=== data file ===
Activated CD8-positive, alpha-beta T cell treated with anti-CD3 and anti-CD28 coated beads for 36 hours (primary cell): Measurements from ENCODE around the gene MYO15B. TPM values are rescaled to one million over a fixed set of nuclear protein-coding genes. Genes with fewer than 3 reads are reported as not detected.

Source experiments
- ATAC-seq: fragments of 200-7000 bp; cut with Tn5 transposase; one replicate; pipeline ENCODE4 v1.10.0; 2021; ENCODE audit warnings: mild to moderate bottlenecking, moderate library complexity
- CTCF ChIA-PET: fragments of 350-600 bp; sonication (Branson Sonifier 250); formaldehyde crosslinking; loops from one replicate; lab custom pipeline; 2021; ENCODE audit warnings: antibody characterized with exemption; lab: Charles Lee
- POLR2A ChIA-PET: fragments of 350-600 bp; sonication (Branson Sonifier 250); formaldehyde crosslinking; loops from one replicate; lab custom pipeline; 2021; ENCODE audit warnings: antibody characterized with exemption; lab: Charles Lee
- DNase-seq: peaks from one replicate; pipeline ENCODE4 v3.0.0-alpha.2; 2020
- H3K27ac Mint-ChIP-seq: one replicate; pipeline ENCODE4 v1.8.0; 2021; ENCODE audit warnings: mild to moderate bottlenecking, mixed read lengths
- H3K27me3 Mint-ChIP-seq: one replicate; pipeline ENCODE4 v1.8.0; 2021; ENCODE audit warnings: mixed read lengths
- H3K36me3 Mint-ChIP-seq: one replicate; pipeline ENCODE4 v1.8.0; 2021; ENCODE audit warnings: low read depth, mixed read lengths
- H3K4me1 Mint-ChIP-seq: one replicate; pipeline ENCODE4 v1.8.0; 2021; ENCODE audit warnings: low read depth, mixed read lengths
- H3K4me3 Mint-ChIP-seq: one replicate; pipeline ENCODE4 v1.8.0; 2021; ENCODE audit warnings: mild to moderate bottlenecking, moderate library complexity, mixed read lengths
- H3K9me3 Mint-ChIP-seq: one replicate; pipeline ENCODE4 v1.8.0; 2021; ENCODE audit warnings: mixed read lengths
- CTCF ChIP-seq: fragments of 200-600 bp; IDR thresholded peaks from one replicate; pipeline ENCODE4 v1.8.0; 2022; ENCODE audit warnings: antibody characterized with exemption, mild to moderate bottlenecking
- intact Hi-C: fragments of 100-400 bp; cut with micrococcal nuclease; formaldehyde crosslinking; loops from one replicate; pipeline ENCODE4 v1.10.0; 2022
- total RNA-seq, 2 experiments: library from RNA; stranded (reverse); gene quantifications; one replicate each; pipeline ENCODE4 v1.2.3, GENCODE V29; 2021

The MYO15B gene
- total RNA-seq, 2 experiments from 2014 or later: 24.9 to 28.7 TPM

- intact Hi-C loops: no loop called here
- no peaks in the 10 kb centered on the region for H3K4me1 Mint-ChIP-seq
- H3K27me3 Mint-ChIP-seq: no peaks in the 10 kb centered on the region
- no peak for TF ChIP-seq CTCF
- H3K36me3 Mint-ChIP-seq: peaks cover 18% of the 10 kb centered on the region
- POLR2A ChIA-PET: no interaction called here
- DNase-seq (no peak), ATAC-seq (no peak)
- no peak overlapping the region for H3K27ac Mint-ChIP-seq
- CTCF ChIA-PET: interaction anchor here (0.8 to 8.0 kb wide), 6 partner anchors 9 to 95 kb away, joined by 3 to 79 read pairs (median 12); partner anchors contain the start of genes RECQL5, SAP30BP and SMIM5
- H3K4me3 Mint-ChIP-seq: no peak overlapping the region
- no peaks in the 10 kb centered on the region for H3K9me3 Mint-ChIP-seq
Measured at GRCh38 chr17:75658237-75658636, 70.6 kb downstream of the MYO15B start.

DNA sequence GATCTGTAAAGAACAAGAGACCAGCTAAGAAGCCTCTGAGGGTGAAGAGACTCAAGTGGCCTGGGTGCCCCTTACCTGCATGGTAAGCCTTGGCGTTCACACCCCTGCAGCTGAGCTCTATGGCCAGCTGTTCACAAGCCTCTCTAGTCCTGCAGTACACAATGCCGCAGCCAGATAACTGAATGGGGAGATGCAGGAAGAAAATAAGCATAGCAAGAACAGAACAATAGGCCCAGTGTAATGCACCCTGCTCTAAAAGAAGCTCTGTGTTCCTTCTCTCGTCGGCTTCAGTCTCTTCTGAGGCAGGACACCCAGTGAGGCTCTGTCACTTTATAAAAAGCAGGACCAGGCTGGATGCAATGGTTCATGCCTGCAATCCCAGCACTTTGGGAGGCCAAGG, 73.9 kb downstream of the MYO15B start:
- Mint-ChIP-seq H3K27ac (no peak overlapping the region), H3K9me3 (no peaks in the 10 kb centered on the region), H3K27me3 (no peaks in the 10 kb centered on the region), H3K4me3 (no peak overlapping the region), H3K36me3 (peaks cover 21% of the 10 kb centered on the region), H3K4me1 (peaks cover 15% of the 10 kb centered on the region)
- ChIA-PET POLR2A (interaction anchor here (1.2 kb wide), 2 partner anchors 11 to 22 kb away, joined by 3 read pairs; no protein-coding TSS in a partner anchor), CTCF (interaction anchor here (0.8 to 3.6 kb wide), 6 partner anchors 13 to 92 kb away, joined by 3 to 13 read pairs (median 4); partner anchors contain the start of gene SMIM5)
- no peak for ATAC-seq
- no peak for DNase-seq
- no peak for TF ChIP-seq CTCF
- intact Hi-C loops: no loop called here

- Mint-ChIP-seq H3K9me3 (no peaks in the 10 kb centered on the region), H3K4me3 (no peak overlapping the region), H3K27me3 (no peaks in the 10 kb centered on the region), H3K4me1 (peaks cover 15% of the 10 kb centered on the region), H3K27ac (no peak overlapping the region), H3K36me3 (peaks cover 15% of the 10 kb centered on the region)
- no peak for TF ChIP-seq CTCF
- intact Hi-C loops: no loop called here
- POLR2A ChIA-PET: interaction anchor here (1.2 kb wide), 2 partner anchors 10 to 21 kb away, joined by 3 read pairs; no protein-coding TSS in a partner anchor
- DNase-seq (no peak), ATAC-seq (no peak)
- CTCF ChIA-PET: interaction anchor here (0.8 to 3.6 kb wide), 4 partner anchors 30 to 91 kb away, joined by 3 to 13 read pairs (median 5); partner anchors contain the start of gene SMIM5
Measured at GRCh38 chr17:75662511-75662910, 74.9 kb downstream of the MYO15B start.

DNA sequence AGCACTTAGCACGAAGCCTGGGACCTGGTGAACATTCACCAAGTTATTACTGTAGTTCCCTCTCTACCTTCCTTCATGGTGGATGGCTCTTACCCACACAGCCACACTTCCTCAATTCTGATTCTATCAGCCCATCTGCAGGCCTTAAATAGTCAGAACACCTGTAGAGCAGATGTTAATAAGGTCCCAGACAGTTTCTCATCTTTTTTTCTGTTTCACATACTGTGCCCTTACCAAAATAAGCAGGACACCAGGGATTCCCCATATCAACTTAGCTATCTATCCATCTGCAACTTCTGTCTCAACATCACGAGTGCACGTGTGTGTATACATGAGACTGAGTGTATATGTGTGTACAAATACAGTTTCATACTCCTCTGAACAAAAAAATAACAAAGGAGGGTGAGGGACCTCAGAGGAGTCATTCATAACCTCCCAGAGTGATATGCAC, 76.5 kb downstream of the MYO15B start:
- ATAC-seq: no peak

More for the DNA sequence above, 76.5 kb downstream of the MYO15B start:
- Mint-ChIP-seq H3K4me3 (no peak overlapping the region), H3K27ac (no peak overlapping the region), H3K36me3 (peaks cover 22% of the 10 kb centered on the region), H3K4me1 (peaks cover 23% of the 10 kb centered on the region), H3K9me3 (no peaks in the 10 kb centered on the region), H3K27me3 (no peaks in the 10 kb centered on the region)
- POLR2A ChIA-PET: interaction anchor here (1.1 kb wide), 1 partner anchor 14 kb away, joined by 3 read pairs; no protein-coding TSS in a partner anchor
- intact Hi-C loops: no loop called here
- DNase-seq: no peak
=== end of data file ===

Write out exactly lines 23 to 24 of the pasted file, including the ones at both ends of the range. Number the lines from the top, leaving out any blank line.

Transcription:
- POLR2A ChIA-PET: no interaction called here
- DNase-seq (no peak), ATAC-seq (no peak)